26. 26.
    Y. Meyer, F. Sellan, M.S. Taqqu, J. Fourier Anal. Appl. 5, 465 (2000)MathSciNetCrossRefGoogle Scholar
  27. 27.
    P. Abry, F. Sellan, Appl. Comp. Harmonic Anal., 3, 377 (1996) MathSciNetCrossRefMATHGoogle Scholar
  28. 28.
    N. Suciu, Adv. Water Resour. 69, 114 (2014)CrossRefADSGoogle Scholar
  29. 29.
    H. Schwarze, U. Jaekel, H. Vereecken, Transport Porous Med. 43, 265 (2001)CrossRefGoogle Scholar
  30. 30.
    R.H. Kraichnan, Phys. Fluids 13, 22 (1970)CrossRefADSMATHGoogle Scholar
  31. 31.
    J. Eberhard, N. Suciu, C. Vamos, J. Phys. A 40, 597 (2007)MathSciNetCrossRefADSMATHGoogle Scholar
  32. 32.
    N. Suciu, S. Attinger, F.A. Radu, C. Vamoş, J. Vanderborght, H. Vereecken, P. Knabner, An. St. Univ. Ovidius Constanta 23, 167 (2015)Google Scholar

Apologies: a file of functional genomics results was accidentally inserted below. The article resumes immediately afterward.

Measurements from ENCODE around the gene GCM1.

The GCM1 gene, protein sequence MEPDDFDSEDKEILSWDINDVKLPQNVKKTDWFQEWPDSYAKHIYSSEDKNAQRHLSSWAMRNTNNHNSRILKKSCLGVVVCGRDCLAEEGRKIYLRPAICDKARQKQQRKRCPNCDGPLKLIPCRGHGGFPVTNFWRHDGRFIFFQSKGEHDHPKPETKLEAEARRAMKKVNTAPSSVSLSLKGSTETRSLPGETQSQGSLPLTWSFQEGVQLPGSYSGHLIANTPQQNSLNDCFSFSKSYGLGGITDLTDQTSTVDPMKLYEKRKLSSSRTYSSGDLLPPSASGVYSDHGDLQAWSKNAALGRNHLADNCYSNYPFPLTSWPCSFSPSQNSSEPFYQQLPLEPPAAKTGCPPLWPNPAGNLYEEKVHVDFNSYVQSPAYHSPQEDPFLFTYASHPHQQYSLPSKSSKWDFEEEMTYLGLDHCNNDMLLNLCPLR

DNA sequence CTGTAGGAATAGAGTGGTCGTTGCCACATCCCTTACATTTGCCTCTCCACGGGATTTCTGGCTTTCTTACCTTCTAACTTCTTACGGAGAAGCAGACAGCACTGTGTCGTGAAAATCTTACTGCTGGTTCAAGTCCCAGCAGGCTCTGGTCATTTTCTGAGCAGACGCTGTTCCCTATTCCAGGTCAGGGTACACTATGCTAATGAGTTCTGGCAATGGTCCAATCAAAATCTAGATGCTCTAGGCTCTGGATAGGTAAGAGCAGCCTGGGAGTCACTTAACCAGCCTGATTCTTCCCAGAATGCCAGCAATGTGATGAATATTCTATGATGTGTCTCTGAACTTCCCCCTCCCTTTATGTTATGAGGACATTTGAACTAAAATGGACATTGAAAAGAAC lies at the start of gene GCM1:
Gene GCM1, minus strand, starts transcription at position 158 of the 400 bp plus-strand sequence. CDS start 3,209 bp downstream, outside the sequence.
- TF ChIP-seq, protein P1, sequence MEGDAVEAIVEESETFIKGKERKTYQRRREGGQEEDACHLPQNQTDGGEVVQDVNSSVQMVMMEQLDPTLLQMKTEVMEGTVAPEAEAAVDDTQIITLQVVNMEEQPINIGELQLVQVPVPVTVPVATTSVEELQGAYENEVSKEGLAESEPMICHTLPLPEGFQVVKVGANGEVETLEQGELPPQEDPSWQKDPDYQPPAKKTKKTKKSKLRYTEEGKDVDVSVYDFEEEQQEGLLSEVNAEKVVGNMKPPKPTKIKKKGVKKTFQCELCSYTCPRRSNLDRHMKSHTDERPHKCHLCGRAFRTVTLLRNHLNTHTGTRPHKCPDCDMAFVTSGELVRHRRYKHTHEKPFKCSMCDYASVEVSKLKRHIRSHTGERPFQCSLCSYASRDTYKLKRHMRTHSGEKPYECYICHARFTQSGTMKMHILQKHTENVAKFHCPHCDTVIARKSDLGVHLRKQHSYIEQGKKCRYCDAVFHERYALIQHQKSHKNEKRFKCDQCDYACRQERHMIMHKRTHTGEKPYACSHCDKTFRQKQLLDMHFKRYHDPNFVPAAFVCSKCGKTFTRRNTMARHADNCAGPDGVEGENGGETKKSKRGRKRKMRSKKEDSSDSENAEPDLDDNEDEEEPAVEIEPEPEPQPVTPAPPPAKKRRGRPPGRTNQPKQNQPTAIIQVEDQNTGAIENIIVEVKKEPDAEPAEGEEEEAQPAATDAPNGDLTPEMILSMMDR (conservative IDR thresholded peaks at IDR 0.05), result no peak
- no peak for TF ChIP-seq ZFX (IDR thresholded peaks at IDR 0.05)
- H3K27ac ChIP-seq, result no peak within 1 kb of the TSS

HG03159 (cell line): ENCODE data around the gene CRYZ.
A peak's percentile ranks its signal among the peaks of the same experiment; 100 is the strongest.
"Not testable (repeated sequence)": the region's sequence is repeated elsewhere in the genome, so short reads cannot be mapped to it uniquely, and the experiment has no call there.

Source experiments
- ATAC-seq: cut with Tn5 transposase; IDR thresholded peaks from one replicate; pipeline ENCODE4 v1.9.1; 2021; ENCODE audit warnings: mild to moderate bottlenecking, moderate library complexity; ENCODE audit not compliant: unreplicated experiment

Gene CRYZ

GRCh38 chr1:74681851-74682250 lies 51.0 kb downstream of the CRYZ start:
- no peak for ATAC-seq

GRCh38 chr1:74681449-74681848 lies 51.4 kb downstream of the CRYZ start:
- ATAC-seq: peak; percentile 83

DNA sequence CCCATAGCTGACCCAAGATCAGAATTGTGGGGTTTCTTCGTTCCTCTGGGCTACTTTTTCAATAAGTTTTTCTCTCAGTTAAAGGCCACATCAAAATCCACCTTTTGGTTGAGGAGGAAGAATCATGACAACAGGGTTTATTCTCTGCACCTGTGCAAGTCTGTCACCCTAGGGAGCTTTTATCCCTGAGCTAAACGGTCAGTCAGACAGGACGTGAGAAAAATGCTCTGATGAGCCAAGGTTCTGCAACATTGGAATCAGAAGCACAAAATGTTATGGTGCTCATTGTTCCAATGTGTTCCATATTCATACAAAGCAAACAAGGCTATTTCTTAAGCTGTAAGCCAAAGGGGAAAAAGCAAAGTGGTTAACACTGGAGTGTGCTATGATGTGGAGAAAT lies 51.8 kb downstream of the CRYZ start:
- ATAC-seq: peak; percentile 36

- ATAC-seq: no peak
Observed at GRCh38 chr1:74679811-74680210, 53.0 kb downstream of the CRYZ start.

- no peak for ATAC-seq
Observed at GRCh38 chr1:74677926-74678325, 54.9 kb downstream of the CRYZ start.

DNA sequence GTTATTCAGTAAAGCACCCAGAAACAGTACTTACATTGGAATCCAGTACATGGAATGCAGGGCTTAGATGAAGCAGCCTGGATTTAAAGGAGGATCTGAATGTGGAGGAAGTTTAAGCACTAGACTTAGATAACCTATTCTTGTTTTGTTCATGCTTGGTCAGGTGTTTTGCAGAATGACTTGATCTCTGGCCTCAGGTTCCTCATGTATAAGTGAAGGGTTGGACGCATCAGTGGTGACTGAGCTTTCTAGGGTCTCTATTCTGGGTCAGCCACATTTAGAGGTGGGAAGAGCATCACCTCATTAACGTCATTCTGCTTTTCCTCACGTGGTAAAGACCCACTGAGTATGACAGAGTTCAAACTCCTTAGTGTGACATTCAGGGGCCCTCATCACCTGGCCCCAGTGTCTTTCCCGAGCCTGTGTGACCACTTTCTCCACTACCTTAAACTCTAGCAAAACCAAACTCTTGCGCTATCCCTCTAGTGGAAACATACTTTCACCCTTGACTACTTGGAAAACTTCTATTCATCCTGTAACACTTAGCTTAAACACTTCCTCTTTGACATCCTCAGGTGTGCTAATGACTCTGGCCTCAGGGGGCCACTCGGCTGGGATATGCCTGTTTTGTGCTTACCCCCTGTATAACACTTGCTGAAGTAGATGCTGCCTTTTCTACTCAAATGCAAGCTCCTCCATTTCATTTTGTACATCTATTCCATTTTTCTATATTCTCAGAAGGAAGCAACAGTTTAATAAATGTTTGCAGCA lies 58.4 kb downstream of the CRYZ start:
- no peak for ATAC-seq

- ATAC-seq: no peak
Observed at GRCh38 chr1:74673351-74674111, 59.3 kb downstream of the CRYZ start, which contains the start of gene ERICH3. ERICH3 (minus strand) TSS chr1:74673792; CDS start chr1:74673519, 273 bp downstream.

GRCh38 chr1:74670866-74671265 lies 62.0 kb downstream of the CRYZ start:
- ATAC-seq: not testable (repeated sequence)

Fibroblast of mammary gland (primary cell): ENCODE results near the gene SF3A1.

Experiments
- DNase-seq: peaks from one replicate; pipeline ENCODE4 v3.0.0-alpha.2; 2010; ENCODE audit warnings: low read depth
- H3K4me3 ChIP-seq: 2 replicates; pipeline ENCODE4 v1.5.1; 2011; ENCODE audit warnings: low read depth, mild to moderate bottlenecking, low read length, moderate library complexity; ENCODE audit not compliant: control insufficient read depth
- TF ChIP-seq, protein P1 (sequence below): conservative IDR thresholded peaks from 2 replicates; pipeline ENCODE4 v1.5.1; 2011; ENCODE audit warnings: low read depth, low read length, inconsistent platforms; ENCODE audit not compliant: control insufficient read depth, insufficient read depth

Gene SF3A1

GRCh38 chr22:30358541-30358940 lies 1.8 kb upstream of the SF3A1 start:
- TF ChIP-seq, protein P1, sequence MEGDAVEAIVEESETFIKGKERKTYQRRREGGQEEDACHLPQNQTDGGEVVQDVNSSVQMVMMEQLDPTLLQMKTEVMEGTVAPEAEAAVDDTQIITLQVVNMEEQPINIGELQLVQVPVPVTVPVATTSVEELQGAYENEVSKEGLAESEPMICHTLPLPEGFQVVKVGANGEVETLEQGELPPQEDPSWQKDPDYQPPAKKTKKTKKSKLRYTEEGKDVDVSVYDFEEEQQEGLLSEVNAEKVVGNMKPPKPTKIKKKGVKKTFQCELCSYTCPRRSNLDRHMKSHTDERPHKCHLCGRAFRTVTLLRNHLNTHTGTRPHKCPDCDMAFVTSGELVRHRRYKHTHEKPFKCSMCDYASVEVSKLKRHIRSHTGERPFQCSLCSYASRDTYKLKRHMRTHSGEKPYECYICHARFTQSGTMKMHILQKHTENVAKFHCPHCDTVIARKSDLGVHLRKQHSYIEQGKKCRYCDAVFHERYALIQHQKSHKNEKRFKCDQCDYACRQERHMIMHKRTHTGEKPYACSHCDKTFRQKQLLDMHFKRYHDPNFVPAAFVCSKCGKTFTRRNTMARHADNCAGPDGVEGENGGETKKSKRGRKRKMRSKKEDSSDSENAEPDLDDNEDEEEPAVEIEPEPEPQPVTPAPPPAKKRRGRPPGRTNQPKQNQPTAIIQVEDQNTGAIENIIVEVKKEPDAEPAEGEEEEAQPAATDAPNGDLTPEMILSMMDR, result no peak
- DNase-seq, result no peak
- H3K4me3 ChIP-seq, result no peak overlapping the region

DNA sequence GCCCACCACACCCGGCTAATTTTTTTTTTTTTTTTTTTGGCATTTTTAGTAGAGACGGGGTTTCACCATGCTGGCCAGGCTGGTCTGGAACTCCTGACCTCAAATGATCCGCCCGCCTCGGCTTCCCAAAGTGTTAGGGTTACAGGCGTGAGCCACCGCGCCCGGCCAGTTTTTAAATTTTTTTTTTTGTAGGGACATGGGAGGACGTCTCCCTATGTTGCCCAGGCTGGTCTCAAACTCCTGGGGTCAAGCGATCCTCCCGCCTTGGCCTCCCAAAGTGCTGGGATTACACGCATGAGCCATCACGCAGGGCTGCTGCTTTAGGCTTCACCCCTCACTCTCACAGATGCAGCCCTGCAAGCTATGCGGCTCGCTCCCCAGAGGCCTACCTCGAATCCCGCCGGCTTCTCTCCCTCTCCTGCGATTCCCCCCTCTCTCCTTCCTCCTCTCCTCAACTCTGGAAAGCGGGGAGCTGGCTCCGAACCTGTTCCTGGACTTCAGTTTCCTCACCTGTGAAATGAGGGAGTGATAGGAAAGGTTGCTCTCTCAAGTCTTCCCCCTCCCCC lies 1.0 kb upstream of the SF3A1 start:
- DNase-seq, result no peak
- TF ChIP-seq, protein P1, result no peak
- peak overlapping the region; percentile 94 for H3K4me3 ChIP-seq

33. 33.
    Y. Huang, F.G. Schmitt, J.-P. Hermand, Y. Gagne, Z. Lu, Y. Liu, Phys. Rev. E 84, 016208 (2011) CrossRefADSGoogle Scholar
  34. 34.
    L. Calvet, A. Fisher, B. Mandelbrot, Large deviations and the distribution of price changes (Cowles Foundation Discussion Paper, 1997)Google Scholar

Copyright information

© EDP Sciences, SIF, Springer-Verlag Berlin Heidelberg 2015

Authors and Affiliations

  1. 1.T. Popoviciu Institute of Numerical AnalysisRomanian AcademyCluj-NapocaRomania
  2. 2.Mathematics DepartmentFriedrich Alexander University of Erlangen-NurembergErlangenGermany

Personalised recommendations